Bill McCollom

Bill McCollom

Greg Morrill

Greg Morrill

This past summer found me driving up a dirt road to an address in Hartland that defied my GPS. I turned around on my first attempt when the road got so narrow that meeting an oncoming car would require some negotiation.

But on the second attempt I just kept going until my wife and I came across cars parked everywhere — along the road and filling the pastures with handwritten signs saying, “Park Here.”

After parking, we walked a quarter mile up a treed driveway, past cars with license plates from New York, Massachusetts, Connecticut, New Hampshire and, of course, Vermont. The driveway ended in a meadow with spectacular views of the surrounding hills and a few hundred people around a tent.

We were all there to celebrate the life of Bill McCollom.

McCollom was a Vermonter, a Retro-Skier, a ski racer, a coach, a teacher, a writer and a friend. He died in June 2020, but due to the pandemic a celebration of his life had to wait over a year.

McCollom’s parents moved to Woodstock when he was 7 years old. He quickly adapted to his Vermont surroundings and learned to ski on the rope tow at Suicide Six. As his skiing proficiency grew, he was drawn to ski racing, something he would do for the rest of his life.

At Middlebury College, he gained All-American status on the ski team.

McCollom was an educator, first in New Hampshire, before returning to Vermont to be the academic coordinator for what would become Killington Mountain School. He would later serve as its head of school from 1987-1998.

McCollom was also a writer. He was a ski racing columnist for the Stowe Reporter, which led to a long stint as a writer and editor for Ski Racing magazine.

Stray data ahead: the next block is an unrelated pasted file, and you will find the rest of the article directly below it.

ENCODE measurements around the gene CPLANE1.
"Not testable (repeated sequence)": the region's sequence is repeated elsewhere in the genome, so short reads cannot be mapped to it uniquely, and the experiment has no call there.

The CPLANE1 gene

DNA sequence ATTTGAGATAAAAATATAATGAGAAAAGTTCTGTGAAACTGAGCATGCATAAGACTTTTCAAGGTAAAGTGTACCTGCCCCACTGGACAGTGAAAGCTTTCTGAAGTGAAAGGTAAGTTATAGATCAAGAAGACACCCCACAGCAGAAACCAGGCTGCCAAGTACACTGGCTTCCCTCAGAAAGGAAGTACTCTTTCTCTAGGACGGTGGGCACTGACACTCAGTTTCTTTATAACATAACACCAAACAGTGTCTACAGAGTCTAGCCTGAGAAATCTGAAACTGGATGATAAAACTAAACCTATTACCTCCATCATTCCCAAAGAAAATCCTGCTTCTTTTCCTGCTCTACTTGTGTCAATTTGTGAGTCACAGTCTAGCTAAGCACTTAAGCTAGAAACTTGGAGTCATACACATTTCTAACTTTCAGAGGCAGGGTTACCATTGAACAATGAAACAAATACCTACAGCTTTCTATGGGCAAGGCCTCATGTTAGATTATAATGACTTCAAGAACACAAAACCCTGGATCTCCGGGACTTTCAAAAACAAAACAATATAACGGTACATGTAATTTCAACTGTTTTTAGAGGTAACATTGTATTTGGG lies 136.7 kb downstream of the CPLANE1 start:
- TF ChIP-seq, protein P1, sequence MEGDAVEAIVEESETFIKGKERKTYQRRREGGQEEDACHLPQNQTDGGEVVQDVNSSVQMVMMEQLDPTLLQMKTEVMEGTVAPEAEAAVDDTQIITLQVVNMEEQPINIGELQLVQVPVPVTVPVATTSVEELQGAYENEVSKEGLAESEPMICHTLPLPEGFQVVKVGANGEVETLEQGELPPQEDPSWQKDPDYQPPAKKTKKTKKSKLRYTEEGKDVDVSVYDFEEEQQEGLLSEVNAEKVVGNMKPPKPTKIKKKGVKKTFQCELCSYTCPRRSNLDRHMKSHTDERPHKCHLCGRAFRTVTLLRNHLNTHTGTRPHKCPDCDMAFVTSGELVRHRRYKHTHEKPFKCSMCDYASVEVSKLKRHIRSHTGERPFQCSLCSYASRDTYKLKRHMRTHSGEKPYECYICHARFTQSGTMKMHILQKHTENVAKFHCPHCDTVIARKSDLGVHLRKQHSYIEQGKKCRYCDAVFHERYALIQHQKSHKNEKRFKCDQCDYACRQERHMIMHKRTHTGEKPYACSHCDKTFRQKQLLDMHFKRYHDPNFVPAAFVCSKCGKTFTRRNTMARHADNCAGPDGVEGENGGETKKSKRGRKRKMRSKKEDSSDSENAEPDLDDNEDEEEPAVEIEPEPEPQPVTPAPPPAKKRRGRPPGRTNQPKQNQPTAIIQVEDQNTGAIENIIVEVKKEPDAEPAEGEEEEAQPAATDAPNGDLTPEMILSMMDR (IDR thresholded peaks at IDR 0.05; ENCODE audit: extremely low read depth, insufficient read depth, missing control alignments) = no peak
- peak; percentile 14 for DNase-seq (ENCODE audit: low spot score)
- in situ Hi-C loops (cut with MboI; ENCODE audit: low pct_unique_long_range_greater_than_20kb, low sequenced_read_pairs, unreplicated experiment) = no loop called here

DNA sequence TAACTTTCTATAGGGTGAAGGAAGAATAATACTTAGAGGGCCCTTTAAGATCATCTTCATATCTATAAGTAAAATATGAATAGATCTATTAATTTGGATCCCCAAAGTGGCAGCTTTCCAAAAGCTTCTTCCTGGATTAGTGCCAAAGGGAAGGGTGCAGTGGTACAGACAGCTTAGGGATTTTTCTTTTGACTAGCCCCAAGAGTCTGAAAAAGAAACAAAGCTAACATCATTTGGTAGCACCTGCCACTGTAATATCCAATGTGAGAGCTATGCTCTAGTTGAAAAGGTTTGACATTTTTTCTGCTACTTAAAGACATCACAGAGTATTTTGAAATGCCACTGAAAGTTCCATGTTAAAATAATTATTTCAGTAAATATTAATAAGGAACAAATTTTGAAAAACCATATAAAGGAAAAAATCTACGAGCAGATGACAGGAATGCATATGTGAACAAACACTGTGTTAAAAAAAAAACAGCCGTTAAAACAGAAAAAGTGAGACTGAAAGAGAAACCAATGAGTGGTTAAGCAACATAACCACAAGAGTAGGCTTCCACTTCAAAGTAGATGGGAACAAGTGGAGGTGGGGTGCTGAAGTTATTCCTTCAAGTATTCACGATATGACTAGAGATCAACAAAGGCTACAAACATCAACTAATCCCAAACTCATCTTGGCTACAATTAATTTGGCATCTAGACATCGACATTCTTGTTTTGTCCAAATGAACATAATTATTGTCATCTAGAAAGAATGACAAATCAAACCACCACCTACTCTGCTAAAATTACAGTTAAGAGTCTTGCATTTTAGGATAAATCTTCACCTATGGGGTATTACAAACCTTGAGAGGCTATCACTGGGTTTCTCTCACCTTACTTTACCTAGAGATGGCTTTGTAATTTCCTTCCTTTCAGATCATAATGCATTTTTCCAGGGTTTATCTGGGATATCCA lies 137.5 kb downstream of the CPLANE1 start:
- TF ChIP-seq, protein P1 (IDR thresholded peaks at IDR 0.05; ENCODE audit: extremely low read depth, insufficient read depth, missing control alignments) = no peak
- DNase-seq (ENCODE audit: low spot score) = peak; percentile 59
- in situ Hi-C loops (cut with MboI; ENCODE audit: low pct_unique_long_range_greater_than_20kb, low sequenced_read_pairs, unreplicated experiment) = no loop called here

He was a ski racer and coach right up to his death. He was a proud member of the New England masters and a fixture on the circuit. In 2007 when Woodstock High School needed a ski coach, McCollom stepped in, leading them to five state titles. He continued as a volunteer assistant coach through the season before his death.

I got to know him since both of us were on the board of the Vermont Ski and Snowboard Museum in Stowe. We had quite a bit in common. We were the same age, and both of us were 1964 high school grads and 1968 college grads. I throw that last one in since it was popular to prolong college in those days due to the Vietnam War.

Skiing was a major influence in our lives. Granted, McCollom was a racer and I never raced seriously. We both became ski writers. We both published books the same year.

One other tie between McCollom and I was that his first job was as a teacher in my old high school, Kennett High School in Conway, N.H. That meant we knew people in common, such as my old English teacher, Bob Fisher. Mr. Fisher warned me before I graduated that I’d be lucky to avoid “Bonehead English” when I got to college.

He rolls over in his grave every time I write a column.

Local masters’ racer Bob Burley, who raced against McCollom and coached with him at Killington, summarized his life best, “Bill left every person, race and trail better for his presence.”

The Vermont Ski and Snowboard Museum honors McCollom by renaming its Community Award the Bill McCollom Community Award. The award recognizes a group or organization within the skiing and riding community that is making a significant and unique contribution to further Vermont’s place in skiing and snowboarding history.

The first presentation of the renamed award will be this weekend at the World Cup at Killington.

The recipient of the award will be Cochran’s Ski Area, whose mission is “to provide area youth and families with affordable skiing and snowboarding, lessons and race training, in the Cochran tradition.”

This seems totally consistent with Bill McCollom and the way he lived his life. His dedication to skiing, youth and education is embodied in Cochran’s Ski Area.


Since we’re down to one mainstream ski magazine, our first trivia question for the season is: When was the first issue of SKI magazine published? Post your answer at

Greg Morrill is a retired computer programmer and college professor. Email letters to, but post trivia question responses at

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